Transaction Cost Theory

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  • Topic: Cost, Transaction cost, Theory of the firm
  • Pages : 2 (268 words )
  • Download(s) : 370
  • Published : November 12, 2008
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Transaction cost theory states that the goal
of an organization is to minimize the
costs of exchanging resources in the
environment and the costs of managing
exchanges inside the organization.

Transaction costs are defined as the
costs of negotiating, monitoring, and
governing exchanges between people
Transaction costs result from a combination
of human and environmental factors
Transaction costs result from a combination
of human and environmental factors:

Opportunism and small numbers

Risk and specific assets

Specific assets are investments that
create value in one relationship, but
have no value in another relationship.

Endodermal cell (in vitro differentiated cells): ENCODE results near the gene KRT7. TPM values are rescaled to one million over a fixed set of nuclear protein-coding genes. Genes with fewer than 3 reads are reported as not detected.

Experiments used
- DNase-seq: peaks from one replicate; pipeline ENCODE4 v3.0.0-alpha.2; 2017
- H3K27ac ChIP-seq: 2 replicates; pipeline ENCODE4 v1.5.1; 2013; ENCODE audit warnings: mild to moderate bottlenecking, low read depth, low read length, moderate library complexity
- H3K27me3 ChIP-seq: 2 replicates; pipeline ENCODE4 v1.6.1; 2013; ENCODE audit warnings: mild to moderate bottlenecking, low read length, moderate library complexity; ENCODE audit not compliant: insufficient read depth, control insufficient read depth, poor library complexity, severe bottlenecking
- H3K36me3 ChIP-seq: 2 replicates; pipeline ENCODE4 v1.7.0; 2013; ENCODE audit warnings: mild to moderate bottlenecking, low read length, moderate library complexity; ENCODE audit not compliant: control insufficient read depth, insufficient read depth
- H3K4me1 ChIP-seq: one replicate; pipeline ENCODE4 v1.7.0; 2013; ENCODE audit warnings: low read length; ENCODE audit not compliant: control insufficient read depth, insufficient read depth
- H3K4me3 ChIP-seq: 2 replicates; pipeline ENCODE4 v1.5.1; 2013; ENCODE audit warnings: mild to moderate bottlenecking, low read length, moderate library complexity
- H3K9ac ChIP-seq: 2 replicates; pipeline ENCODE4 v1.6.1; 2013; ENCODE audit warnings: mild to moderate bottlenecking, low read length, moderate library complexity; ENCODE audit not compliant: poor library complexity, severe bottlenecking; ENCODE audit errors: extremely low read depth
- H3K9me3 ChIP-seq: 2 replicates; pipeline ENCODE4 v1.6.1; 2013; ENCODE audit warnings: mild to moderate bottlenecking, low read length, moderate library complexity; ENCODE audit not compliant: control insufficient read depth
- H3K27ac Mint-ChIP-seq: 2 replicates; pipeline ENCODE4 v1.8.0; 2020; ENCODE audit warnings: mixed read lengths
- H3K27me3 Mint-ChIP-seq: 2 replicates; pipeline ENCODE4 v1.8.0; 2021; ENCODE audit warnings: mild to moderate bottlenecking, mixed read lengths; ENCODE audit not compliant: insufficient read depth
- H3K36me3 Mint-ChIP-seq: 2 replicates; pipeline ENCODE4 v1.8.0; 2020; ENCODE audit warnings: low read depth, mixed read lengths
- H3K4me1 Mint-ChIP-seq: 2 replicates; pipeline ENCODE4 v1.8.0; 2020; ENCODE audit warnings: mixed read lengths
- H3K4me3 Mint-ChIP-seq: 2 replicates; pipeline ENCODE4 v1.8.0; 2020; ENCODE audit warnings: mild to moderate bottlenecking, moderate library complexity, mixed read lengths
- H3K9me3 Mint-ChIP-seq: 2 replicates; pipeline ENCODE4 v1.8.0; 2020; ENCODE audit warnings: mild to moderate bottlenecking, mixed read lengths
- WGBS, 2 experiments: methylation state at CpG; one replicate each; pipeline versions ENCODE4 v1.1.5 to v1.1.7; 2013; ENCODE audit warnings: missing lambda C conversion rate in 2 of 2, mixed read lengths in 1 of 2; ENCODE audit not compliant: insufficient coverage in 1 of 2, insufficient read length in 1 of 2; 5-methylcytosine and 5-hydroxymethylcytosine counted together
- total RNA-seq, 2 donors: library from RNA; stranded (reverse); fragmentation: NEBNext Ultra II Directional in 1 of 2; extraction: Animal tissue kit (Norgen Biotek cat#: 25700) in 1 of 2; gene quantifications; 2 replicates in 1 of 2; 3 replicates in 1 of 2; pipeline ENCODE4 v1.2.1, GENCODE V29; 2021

Transaction costs are low when these conditions exist:

Organizations are exchanging nonspecific goods and services

Uncertainty is low

There are many possible exchange partners
Transaction costs increase when these conditions exist:

Organizations begin to exchange nonspecific goods and services

Uncertainty increases

The number of possible exchange partners falls

A case in point is the alliance between Nike and Footlocker for the sale of Nike shoes in Footlocker stores. This long-term alliance, which represented a significant amount of the overall business of both players, began to unravel when Footlocker reduced its purchases from Nike to protest at constraints on models and prices, and Nike retaliated by reducing shipments on a much greater scale that Footlocker desired (Wall Street Journal, 2003). The mutual hostage defense can also be undermined in certain institutional contexts. A case in point is a China-based cooperative venture that unfolded when foreign irrecoverable investment in a hotel building became vulnerable to a conflict with a partner, China Youth Travel Service, which was undisturbed by the business consequences .

Quick to the market.
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